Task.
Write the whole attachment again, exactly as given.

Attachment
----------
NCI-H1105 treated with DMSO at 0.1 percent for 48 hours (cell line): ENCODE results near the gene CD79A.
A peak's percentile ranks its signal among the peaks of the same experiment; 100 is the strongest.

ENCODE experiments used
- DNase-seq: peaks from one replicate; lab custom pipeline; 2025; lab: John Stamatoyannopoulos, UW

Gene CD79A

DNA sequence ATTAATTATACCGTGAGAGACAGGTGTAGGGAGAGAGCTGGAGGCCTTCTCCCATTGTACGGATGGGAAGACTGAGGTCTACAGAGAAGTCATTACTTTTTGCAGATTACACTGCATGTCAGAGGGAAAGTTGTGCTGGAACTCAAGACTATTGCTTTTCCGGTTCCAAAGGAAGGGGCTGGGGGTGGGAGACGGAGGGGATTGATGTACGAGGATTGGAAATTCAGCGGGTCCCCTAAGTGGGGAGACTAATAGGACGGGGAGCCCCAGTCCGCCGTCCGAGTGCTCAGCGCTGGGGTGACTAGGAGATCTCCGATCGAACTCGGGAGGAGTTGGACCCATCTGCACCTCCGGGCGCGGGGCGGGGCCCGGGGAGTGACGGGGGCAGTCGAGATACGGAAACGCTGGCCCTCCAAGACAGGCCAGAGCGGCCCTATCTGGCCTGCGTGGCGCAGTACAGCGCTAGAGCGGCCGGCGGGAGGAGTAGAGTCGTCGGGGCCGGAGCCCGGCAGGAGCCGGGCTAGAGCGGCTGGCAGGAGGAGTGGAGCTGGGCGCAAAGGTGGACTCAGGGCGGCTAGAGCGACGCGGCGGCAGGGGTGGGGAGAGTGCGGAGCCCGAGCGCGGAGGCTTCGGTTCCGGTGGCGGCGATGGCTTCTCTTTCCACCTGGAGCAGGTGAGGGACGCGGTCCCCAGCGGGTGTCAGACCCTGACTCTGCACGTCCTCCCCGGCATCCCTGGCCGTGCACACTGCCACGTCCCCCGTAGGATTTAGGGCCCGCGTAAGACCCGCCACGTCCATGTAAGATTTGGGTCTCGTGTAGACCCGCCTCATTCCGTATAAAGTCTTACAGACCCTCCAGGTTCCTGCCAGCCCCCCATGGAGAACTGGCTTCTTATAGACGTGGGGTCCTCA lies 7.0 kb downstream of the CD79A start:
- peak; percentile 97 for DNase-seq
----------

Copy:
NCI-H1105 treated with DMSO at 0.1 percent for 48 hours (cell line): ENCODE results near the gene CD79A.
A peak's percentile ranks its signal among the peaks of the same experiment; 100 is the strongest.

ENCODE experiments used
- DNase-seq: peaks from one replicate; lab custom pipeline; 2025; lab: John Stamatoyannopoulos, UW

Gene CD79A

DNA sequence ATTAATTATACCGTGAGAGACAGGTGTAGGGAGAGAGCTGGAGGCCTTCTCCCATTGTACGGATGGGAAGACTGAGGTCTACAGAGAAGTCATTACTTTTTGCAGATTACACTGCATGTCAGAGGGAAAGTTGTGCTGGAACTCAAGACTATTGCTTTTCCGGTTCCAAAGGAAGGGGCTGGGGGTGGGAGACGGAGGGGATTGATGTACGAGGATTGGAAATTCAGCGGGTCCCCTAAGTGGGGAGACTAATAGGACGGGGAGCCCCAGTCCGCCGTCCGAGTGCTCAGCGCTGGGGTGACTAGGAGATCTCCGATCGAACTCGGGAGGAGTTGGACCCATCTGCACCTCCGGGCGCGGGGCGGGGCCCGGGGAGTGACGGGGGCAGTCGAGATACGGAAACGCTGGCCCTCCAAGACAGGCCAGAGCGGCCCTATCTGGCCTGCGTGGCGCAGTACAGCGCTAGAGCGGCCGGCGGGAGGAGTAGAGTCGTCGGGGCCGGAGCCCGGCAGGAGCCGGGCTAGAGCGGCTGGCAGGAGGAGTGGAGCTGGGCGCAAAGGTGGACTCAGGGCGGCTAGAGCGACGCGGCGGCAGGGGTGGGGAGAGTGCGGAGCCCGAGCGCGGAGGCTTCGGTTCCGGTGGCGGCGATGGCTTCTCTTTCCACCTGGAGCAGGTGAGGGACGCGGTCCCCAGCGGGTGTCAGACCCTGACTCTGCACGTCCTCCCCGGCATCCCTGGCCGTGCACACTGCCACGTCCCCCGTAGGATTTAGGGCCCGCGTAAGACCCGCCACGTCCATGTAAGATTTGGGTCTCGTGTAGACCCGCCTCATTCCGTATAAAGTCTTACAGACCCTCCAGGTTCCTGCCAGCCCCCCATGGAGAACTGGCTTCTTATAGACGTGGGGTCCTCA lies 7.0 kb downstream of the CD79A start:
- peak; percentile 97 for DNase-seq